I think you're correct that it needs to be more explosive. Contemplate this: the final component of arm acceleration as we know it now takes on the order of 0.02 seconds. It's already explosive. I'm suggesting wee need for the body to catch up and move more quickly, sequentially, otherwise the arm is chronically late, just hanging around waiting for everything else to happen. And during that time all we create all sorts of alignment problems.

      Though proving it over a longer haul is going to take time, I believe the longer arc actually allows too much time between sequencing of segments, and this causes loss of inertia. This stopping and restarting of the shoulder joint and elbow joint, violently playing crack the whip while moving segments in one direction and then another, particularly while the joints are accelerating toward hyperextension or hyperflexion, is largely responsible for the damage to arms. Fixing the problem entails putting each segment in the right place at the right time, in sequence. I would call that efficient, and it's largely a matter of timing.

      I think you're correct that the entire sequencing needs to be more explosive. The body sequencing needs to take place within a condensed timeframe otherwise the arm just hangs around waiting for something to happen, and this is when alignment and timing of segments gets out of wack. Think of working backward from a final acceleration time of 0.02 seconds...we already know this time is realistic.
      Last edited by Coach45; 03-23-2008, 02:07 PM. Reason: Added final comments.
      www.rpmpitching.com

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      • #33
        Originally posted by Coach45 View Post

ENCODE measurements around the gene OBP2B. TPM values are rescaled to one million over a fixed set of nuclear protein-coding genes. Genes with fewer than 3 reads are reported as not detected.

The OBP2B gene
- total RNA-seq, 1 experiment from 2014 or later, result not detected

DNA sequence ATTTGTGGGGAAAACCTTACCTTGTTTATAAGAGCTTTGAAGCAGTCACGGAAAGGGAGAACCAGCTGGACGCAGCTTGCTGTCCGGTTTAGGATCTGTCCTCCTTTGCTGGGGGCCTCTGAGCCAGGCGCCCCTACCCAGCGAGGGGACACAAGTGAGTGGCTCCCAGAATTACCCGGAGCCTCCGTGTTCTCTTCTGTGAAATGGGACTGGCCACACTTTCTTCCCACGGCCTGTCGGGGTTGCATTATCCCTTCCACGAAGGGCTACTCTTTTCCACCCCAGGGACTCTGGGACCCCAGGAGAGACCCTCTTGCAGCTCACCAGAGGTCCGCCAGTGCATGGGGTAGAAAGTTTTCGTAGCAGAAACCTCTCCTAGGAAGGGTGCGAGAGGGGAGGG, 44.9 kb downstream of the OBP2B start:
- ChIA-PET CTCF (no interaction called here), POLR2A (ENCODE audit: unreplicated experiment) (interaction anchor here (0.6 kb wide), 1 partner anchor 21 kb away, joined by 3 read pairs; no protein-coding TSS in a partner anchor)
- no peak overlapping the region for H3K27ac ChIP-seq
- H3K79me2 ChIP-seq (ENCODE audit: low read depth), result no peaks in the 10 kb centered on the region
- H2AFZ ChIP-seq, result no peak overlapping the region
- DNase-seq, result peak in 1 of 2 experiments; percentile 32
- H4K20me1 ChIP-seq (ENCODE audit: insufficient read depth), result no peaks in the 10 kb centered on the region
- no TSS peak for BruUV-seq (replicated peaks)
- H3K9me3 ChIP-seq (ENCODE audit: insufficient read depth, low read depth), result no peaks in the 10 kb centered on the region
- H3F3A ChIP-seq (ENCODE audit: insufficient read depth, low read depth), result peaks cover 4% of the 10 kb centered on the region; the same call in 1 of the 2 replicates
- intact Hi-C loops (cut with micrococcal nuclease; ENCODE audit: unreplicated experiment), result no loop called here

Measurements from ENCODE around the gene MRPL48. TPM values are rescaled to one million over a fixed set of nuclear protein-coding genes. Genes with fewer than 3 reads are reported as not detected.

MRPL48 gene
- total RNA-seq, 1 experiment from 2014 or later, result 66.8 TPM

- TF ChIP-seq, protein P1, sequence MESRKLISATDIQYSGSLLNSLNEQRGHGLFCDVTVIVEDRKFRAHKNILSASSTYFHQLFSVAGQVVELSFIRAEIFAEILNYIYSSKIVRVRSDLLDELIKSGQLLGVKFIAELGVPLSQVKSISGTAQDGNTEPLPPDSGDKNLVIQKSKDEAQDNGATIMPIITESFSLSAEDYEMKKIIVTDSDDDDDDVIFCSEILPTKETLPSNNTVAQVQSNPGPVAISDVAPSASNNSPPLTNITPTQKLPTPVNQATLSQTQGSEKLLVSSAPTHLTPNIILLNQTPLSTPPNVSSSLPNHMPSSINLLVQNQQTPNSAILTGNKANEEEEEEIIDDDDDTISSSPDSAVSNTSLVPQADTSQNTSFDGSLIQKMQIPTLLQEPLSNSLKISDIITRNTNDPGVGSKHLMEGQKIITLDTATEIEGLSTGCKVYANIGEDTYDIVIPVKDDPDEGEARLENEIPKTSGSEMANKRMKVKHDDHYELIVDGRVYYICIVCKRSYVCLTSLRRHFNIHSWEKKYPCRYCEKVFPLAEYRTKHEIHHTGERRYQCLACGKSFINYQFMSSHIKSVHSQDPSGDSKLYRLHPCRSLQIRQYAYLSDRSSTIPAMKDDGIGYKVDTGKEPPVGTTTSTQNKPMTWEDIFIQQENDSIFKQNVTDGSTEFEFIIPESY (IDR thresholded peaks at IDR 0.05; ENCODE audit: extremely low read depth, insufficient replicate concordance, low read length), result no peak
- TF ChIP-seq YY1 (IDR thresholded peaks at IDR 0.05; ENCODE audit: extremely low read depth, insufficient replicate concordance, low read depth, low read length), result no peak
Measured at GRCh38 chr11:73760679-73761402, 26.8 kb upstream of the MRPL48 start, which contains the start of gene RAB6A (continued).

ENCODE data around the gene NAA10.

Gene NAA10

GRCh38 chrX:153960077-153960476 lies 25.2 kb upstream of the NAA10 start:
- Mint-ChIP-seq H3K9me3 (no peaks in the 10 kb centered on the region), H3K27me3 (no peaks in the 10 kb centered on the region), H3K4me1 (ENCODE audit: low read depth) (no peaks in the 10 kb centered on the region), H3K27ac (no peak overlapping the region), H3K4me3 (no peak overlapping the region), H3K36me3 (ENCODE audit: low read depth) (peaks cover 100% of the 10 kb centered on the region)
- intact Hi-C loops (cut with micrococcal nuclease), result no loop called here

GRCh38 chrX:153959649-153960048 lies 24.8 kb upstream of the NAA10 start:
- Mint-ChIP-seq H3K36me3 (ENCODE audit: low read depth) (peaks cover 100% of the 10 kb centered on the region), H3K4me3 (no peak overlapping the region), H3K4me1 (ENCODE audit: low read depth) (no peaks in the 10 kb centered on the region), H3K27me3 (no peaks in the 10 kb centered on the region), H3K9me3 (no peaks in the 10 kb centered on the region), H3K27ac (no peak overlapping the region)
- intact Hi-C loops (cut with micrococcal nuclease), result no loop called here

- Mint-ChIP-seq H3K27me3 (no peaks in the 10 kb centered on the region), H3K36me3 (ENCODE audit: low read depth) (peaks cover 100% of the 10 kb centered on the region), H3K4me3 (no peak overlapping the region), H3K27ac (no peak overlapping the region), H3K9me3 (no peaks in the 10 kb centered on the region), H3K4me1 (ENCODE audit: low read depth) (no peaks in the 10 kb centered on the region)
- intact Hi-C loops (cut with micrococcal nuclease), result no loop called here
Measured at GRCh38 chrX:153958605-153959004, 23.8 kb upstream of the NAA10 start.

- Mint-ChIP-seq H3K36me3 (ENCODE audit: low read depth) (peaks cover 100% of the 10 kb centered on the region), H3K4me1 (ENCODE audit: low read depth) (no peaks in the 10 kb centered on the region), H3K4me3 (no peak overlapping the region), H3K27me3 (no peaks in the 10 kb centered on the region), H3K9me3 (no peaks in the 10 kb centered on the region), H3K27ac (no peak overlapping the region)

I suppose that depends on how you quantify or qualify 'effective'. The current mechanic with all it's variants is very effective at instigating injuries.
        No argument here. Only that this conversation is intended to be solely about velocity and not safety, which is another conversation altogether.

        So, looking at all of the posts in this thread, keep in mind that all thoughts are relative to velocity and nothing else.

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        • #34
          Thanks for clarifying that velocity is the specific issue you're addressing. Although it's completely anecdotal I've got two nine year olds that I've been working with since about Christmas. Their catchers are now scared of them and teammates don't want to play catch with them, and it's not because they can't control the ball. One of the catchers keeps telling my little lefty not to throw so hard. It's kind of fun.
          Last edited by Coach45; 03-23-2008, 10:40 PM. Reason: spelling
          www.rpmpitching.com

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          • #35
            Sounds great!! I'm guessing, though, that a straight driveline is not involved. Maybe straightER, such as elliptical, but not straight. Correct?

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            • #36
              The driveline we're working with scribes a more elliptical pathway and yes it's straighter.
              www.rpmpitching.com